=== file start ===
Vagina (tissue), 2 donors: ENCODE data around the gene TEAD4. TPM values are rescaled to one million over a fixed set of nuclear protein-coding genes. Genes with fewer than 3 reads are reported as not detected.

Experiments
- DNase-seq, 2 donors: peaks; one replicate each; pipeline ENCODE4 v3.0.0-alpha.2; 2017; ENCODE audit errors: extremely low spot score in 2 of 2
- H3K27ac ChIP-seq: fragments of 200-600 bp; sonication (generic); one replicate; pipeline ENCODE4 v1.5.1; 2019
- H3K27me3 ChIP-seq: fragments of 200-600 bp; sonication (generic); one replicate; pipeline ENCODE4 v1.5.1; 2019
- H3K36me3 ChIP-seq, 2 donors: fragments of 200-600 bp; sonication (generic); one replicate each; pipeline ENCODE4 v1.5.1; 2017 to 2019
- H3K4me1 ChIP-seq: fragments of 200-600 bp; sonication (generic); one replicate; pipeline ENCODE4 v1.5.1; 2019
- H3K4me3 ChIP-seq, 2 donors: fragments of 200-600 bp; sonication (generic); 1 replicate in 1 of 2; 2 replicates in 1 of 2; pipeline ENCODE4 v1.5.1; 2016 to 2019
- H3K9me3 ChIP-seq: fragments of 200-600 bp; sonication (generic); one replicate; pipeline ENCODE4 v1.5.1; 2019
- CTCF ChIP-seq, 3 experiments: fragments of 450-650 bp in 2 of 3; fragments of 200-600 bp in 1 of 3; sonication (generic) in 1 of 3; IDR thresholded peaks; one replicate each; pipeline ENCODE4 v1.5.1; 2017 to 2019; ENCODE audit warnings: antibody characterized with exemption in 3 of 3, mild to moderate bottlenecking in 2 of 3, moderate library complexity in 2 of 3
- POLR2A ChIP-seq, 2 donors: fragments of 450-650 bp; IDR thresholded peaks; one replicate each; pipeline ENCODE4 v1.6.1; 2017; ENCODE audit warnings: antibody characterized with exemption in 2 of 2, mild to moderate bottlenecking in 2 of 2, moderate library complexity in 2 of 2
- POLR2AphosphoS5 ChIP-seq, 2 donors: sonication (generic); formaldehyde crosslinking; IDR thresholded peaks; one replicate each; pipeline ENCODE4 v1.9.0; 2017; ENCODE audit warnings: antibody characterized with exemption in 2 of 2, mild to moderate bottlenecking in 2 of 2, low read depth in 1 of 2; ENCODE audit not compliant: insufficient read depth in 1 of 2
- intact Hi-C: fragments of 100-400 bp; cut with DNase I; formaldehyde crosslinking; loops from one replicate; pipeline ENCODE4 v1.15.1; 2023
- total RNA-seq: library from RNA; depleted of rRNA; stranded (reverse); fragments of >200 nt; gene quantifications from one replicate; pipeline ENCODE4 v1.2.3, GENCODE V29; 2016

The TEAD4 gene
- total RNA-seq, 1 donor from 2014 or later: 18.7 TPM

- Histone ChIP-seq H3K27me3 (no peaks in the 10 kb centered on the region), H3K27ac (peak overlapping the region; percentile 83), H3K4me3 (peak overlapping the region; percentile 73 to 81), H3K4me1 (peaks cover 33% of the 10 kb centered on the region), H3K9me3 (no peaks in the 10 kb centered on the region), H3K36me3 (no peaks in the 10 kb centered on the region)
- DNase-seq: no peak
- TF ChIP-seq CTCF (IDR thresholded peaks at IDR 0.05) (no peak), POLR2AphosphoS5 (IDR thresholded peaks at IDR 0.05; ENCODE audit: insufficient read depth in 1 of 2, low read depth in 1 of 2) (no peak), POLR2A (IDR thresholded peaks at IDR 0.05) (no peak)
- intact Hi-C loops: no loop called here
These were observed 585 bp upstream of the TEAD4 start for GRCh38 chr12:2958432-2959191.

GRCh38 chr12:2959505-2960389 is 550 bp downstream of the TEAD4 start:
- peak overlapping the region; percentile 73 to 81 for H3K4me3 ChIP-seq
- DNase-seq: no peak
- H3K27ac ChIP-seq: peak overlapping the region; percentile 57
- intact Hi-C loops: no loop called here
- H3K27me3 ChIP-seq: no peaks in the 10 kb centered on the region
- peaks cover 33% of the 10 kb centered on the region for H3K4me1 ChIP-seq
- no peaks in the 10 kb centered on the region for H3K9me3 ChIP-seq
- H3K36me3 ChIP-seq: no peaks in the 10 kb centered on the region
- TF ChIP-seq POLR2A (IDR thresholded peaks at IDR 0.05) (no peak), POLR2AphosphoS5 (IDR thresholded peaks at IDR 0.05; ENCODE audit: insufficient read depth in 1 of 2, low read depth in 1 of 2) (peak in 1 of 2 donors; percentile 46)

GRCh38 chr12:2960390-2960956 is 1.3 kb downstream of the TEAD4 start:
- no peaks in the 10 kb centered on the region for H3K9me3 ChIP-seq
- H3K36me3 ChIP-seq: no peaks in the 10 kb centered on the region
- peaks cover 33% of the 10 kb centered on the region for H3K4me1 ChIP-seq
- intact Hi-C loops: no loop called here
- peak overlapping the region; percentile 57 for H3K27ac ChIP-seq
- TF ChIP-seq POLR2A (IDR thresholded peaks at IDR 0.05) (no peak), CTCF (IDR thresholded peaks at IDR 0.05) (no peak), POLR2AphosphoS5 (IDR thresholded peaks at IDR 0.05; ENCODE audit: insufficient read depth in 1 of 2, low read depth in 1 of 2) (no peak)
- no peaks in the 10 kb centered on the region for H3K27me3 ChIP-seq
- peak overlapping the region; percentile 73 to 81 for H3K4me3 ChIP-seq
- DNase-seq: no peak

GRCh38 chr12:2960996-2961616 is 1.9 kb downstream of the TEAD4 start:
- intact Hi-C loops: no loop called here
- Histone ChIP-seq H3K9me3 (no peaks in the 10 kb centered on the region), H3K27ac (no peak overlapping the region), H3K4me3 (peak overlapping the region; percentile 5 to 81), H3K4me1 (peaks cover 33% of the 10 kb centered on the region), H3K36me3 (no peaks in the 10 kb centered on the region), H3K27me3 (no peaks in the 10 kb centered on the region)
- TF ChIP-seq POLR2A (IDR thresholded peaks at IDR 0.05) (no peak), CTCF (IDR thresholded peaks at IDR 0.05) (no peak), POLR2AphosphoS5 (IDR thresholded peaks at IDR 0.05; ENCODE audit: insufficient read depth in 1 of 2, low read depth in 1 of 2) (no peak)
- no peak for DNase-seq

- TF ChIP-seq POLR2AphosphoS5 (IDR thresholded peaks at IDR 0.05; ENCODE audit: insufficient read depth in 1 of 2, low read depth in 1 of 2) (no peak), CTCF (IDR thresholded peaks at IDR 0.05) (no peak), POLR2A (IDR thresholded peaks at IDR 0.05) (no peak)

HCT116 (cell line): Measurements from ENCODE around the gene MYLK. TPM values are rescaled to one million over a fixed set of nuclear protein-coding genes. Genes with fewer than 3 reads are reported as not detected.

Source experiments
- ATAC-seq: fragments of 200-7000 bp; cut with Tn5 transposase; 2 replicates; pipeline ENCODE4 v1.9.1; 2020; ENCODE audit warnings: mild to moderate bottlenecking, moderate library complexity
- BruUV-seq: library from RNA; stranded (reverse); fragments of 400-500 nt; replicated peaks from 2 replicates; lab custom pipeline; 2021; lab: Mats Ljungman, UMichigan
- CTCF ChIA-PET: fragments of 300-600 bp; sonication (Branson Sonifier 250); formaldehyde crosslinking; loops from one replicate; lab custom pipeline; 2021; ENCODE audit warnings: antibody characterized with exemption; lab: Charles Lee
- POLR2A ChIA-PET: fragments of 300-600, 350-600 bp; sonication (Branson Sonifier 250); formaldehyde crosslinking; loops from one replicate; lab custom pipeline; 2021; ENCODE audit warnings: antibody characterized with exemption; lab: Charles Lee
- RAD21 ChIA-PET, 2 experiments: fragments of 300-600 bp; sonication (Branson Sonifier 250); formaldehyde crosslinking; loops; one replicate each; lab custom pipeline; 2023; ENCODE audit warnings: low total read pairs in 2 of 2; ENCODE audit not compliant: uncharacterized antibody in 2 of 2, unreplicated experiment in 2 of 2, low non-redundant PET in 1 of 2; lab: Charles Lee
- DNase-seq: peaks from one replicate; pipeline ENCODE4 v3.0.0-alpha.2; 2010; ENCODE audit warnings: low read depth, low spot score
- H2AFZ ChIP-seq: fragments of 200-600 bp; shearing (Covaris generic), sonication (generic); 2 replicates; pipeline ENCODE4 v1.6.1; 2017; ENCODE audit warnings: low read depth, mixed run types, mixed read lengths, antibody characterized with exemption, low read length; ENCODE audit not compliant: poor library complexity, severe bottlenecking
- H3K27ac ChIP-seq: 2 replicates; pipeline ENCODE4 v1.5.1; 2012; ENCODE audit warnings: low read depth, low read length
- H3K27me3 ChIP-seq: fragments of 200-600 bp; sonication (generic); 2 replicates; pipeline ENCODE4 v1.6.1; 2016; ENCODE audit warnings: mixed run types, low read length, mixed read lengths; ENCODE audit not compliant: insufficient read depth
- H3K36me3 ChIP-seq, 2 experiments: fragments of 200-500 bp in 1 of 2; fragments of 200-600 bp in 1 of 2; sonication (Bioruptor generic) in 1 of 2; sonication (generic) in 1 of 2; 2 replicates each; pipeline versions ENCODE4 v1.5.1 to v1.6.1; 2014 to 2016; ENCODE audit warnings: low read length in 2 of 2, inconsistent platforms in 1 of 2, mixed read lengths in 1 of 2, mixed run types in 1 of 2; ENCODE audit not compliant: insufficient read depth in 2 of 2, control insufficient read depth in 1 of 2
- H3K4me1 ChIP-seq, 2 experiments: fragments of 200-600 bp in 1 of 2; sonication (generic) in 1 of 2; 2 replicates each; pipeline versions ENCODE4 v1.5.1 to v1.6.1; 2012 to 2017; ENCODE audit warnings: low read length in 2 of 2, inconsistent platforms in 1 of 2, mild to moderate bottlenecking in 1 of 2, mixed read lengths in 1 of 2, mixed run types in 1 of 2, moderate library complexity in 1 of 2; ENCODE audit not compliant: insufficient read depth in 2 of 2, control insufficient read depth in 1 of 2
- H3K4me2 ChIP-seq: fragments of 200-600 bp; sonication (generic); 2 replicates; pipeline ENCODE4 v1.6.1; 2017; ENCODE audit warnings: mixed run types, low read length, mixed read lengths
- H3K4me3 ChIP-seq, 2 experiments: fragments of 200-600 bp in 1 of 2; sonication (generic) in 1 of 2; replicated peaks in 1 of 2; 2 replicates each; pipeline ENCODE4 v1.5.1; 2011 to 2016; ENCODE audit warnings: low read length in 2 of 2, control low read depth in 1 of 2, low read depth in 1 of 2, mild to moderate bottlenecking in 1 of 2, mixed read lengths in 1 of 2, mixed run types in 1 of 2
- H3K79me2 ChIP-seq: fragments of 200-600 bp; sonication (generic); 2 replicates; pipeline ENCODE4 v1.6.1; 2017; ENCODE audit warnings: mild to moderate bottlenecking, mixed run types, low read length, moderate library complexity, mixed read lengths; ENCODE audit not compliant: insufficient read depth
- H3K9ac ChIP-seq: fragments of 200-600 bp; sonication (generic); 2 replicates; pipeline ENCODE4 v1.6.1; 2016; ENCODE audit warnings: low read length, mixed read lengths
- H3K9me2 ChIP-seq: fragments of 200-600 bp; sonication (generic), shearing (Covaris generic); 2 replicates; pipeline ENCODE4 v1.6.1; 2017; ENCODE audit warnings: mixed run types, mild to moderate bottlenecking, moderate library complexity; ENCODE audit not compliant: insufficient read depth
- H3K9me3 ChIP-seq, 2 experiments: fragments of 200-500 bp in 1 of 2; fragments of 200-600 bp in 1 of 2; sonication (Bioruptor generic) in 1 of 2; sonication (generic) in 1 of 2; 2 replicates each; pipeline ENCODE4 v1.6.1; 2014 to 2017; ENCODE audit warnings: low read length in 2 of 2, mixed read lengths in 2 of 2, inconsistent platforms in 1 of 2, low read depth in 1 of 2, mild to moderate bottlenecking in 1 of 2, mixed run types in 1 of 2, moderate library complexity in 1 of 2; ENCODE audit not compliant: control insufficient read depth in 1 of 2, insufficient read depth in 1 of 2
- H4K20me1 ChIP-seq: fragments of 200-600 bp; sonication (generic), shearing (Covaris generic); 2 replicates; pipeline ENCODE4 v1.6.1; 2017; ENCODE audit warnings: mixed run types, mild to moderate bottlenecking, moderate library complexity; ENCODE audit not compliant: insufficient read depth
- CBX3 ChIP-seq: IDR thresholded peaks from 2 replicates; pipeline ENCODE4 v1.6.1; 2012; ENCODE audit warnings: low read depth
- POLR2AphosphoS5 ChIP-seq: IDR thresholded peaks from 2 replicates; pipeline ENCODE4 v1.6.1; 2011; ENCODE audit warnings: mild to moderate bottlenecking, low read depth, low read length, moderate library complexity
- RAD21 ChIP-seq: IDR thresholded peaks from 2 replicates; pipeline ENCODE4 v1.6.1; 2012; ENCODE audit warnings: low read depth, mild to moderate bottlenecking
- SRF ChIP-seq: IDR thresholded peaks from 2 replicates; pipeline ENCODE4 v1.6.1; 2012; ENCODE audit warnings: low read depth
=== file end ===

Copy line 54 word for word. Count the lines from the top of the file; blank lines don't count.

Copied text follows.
- RAD21 ChIA-PET, 2 experiments: fragments of 300-600 bp; sonication (Branson Sonifier 250); formaldehyde crosslinking; loops; one replicate each; lab custom pipeline; 2023; ENCODE audit warnings: low total read pairs in 2 of 2; ENCODE audit not compliant: uncharacterized antibody in 2 of 2, unreplicated experiment in 2 of 2, low non-redundant PET in 1 of 2; lab: Charles Lee